Snyder launched another cheerleading mission into virgin territory last year, when he founded the Thrilleaders for Six Flags, his theme park chain. The Thrilleaders were billed as the first cheerleader squad ever sponsored by an amusement park. They held national tryouts but disappeared after a few appearances at a Six Flags outpost in New Jersey.
Snyder’s aggression is unique, but the obsession isn’t. A few years ago I asked Dan Savage, the genius behind the syndicated Savage Love sex column that appears in Washington City Paper, how common cheerleader worship was among American males.
About as common as the penis, Savage theorized.
“My god, cheerleaders are the first cheesecake,” Savage told me. “And cheerleaders have uniforms, and little boys love uniforms. Cheerleaders are the uniform fetish of straight guys. Here’s this militarized clique of girls doing line kicks and showing you their panties. You’re putting steak in front of some boy who never had meat before, so then they hunger for steak their whole lives. What red-blooded heterosexual male wouldn’t leave high school with something of a fixation?”
Yet away from Snyder and the NFL, cheerleading has been feigning respectability in recent years. Feature films like Bring It On and the balancing act schools must go through to comply with Title IX have done wonders for competitive cheerleading, a realm that is much more drill team than it is T&A. In 2003, the University of Maryland became the first of the six colleges that now regard competitive cheerleading as a scholarship sport. Just two weeks ago Maryland Athletic Director Debbie Yow presided over a national cheerleading summit on her campus in hopes of getting the NCAA to sanction cheerleading as a sport.
But judging by the latest WTEM contest and his past, Snyder’s vision is less cheerleader-as-student-athlete than cheerleader-as-whore.
“I hate hearing that, but I’m not surprised,” sighed Natalie Adams, a researcher (and former cheerleader) at the University of Alabama, when I described the WTEM ad campaign to her.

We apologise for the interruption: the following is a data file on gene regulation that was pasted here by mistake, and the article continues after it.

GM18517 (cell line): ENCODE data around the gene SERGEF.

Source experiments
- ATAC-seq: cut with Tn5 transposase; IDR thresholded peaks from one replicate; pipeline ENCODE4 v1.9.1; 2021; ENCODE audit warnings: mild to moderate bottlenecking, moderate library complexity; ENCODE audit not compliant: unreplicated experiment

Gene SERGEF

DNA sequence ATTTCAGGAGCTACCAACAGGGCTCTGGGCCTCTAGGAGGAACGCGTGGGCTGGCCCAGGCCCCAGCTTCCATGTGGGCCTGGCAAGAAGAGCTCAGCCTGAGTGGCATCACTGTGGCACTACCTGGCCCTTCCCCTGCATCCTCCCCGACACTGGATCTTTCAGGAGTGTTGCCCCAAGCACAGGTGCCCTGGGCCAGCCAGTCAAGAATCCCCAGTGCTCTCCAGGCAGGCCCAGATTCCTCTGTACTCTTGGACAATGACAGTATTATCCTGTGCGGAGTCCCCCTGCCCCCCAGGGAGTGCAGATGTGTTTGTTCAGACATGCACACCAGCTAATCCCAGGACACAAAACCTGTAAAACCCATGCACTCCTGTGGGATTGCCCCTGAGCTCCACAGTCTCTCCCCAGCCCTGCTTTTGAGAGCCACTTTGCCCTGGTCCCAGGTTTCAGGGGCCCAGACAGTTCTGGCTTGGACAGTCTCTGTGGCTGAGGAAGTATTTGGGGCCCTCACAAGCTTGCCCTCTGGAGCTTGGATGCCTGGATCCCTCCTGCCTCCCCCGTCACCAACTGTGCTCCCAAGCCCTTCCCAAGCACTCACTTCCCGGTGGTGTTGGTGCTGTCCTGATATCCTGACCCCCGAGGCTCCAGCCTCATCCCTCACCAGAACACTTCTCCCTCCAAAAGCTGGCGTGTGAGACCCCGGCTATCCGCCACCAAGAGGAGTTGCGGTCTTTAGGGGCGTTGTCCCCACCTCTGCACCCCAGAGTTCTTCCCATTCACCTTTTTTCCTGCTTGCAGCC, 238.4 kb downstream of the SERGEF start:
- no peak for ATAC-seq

Adams is the author of Cheerleader: An American Icon, which mulls the history of cheerleading and its role in the culture. She says the gulf between scholastic cheerleading and professional cheerleading has been wide and getting wider ever since Tex Schramm founded the first NFL cheerleading squad for his Dallas Cowboys in 1960. Schramm, she says, took more from Vegas showgirls than high school cheerleaders when he designed his troupe, and his image of a cheerleader was somebody who the average male fan would consider the ultimate sexual partner, but also “completely unattainable.”
“So the NFL cheerleader, as Tex Schramm planned, has always been about sex: the girl you dream about but could never have,” Adams says. “But if the Redskins are having their cheerleaders wash your car in bikinis, maybe [the unattainability] is going away. That is different. That says: ‘Now, you can get the girl of your dreams.’”
Directors of the Redskins Cheerleaders did not respond to requests for comment on the car wash promotion by deadline.
Entries will be accepted until Oct. 30. According to the rules page, winners will be announced the next day, and they’ll be paid a visit by “one or more of the Washington Redskins Cheerleaders” on Nov. 7. Only those 18 years of age and older are eligible to get, you know, soaped up and scrubbed down.